Thinking about a getaway in Mexico, or a quick trip to another Caribbean island? You’ll soon need a negative COVID-19 test result before being allowed back into the U.S.

Sun Country Airlines, the small carrier that built a business on shuttling Minnesotans to balmy climates — including St. Thomas — during the coldest months, is now scrambling to prepare for the federal reporting requirements and to help its customers find COVID testing sites in foreign countries.

The Centers for Disease Control and Prevention has mandated air travelers present proof of a negative COVID test to airlines before boarding all flights into the U.S. in an effort to curb the arrival of new coronavirus variants spreading rapidly in the UK, South Africa and increasingly around the world.

For the V.I. tourism industry, the change might actually be a boon as the CDC order does not apply to U.S. territories like the Virgin Islands and Puerto Rico.

The requirement will complicate vacations for many and add to the expense. In some countries, an individual test can cost more than $300.

While a COVID test is not required to fly outward from the Virgin Islands, effective today the territory is requiring every traveler 5 years of age or older to receive a travel certification from the USVI Travel Screening Portal prior to boarding an inbound flight.

Testing is one of the best ways to help control the spread of COVID-19, the CDC says, which has tasked the airlines with being the nation’s gatekeepers.

Several of the major carriers, including Sun Country and Delta Air Lines, immediately offered customers the option to move up their international travel date to return before the new requirement becomes effective Jan. 26.

While many of Sun Country’s customers head to Florida or other southern states, passengers heading to some of its most popular destinations, like Cancun, Puerto Vallarta or Los Cabos will need to present documented proof of a negative COVID test taken within three days of their return flight home.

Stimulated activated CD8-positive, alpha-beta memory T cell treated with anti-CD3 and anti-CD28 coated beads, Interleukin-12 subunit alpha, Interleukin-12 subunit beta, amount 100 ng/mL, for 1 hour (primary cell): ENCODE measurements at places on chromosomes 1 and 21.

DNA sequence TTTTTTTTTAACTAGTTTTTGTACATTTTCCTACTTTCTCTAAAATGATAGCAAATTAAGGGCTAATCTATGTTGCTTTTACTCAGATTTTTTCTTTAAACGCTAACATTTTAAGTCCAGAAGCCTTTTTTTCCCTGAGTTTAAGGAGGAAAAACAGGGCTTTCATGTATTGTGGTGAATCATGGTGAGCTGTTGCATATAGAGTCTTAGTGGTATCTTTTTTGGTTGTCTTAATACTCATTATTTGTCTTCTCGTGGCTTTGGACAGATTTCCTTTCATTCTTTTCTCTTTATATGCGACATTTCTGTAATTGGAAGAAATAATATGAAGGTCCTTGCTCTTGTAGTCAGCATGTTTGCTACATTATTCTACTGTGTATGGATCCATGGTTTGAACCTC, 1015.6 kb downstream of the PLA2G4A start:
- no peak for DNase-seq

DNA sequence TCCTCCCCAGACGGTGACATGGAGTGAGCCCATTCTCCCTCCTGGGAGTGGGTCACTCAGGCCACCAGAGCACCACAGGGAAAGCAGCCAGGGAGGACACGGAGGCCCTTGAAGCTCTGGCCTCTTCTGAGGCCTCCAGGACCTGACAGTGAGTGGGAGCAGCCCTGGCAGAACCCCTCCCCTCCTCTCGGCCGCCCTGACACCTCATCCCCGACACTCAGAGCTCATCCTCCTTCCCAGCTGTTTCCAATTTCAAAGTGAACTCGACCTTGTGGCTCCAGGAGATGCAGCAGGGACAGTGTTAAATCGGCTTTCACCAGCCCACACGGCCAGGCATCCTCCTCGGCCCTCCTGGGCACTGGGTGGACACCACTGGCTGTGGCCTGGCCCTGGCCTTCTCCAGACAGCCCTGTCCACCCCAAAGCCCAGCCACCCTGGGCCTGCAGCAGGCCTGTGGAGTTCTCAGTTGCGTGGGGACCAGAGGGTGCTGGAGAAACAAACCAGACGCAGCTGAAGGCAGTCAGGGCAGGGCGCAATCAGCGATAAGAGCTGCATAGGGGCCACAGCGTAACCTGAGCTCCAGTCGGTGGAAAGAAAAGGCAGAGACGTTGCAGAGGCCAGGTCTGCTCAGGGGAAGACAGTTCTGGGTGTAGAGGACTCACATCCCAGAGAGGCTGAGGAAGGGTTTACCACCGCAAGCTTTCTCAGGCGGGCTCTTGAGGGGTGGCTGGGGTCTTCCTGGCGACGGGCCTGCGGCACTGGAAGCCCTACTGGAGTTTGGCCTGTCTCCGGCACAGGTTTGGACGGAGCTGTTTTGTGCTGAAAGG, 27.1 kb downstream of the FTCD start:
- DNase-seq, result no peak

Sun Country flights to Mexico and the Caribbean are currently running about 40% to 50% capacity with the upcoming March spring break season being its busiest travel season of the year.

Executives for Delta told analysts Thursday that it supports the CDC’s testing requirement and is already seeing resorts at closer-in international destinations, like Mexico and the Caribbean, offer COVID testing as a part of their lodging package.

“I think it’s absolutely the right thing to do for the long term for our industry. But it’s going to create some short-term hiccups,” Delta’s chief executive Ed Bastian told analysts Thursday.

“This is something that we — Delta — endorse, and I know our industry similarly endorses,” he said. “But I think by having the testing protocols in place, it then gives confidence to the regulatory authorities to start to lift the (travel) bans, which is why we endorse the testing strategy.”

The CDC requires passengers present their negative test result to the airline. Sun Country said it will ask passengers to do so at the ticket counter before boarding the plane.

And, the extra expense of having a test within three days of your flight might not be the only expense the rule change costs. If you are unlucky enough to test positive expect to take a longer vacation in isolation and at your own expense. Once you can provide a doctor’s note confirming your recovery and clearing you for travel, along with proof of your original positive test result, the airline can permit you to board a U.S.-bound flight.